When someone says something to you that seems outrageously wrong and you want to jump onto his back and pound him, or at least leap onto his words and pound them, consider this first. What beliefs or assumptions about the nature of reality that you hold is he threatening? What beliefs or assumptions of his are behind his statements? You might think his reasoning needs correction or her factual knowledge is deficient. But what might instead be the culprit is her cosmology or “meta-narrative,” meaning the central story that he tells himself to make sense of the world. And if so, your response won’t reach him unless you take that into account.
You aren’t going to change someone’s belief system in one conversation, and attacking that belief system will just lead to defensive behavior. No one likes having their God or favorite story threatened. To do so threatens a person’s whole sense of self and reality.
For example, if you believe that there is a male God who favors the rich, and politically and economically powerful, you are likely to believe what these people say even if it is absurd. According to this viewpoint, it is not the institutions, economic and legal systems of a particular society that favor certain people to gain riches. It is nature itself that puts these people in their position. Another form of this cosmology is presented by Ayn Rand, a novelist and philosopher who has influenced a great many Republican political leaders. For Rand, altruism and compassion are signs of weakness and are unhealthy, immoral, even evil. In her book, The Voice of Reason, she said that altruism is a “monstrous notion.” “It is the morality of cannibals devouring one another. It is a theory of profound hatred for man, for reason, for achievement, for any form of human success and happiness on earth.” To help someone else, she argued, especially if the act is dangerous, is immoral because it would show a lack of esteem for your self. It would be putting someone’s interest above your own, thus degrading you. Governments not only cannot, but should not, help the poor, sick, and elderly, who are to be considered killers of growth. Those who take anything from the government are looting from everyone else. It is the poor who exploit the rich, not the other way around. Christian calls to help the needy, or the image of Jesus as compassionate, are likewise notions that promote immorality. If you believe Rand, you treat those who are on Social Security or Medicare as looters, and those people who want to reduce their college debt as immoral, wanting to steal from the coffers of the brave bankers who loaned them money.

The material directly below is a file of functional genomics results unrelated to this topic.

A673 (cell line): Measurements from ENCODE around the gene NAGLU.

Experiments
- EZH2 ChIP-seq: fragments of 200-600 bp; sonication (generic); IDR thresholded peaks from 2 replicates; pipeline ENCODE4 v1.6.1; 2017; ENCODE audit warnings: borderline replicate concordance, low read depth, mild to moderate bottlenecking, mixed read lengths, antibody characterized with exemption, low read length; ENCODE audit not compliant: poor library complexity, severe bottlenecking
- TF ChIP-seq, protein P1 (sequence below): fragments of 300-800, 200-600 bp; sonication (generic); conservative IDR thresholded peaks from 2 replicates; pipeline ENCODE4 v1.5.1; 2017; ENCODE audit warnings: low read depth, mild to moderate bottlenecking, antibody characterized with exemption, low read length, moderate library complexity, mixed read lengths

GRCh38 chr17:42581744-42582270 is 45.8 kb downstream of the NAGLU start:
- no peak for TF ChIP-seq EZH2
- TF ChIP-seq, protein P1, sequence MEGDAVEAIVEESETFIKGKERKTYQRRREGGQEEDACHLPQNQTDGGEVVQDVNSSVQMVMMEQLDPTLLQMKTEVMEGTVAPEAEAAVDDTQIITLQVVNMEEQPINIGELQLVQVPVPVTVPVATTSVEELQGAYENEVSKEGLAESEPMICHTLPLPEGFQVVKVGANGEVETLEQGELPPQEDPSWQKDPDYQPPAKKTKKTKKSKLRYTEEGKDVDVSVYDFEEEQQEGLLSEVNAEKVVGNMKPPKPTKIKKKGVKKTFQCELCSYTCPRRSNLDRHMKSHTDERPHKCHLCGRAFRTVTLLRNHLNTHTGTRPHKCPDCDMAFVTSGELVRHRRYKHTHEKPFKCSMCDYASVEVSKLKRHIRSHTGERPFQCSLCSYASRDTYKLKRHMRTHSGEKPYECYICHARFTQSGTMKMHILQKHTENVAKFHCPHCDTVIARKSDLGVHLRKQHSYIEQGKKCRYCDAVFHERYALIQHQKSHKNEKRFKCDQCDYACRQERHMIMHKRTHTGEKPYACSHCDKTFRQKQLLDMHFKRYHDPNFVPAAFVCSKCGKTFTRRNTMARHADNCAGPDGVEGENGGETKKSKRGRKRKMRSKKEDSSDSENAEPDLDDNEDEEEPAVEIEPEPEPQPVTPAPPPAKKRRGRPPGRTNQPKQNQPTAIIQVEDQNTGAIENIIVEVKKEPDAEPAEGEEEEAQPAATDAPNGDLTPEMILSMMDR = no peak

The fact that such beliefs reduce each person to a fortress at war not only with everyone else but nature itself is not a result to be deplored but just the way the world works. For Rand, happiness results from acting in tune with this reality.
I fundamentally disagree with this viewpoint. It often leads to a disquieting tendency to react defensively, not to what I’d call happiness. Contemporary neuroscience describes a “negativity bias” in our brain and perceptual system. We react to the mere possibility of a threat to our selves or even to our self-image, to pain or negative experience, more quickly than to positive experiences. Our fight-flight-freeze response activates quickly. In fact, during the course of a normal day, our thoughts might center on one negative or threatening comment and gloss over the far more numerous positive experiences. Rand’s philosophy reinforces this negative reactivity.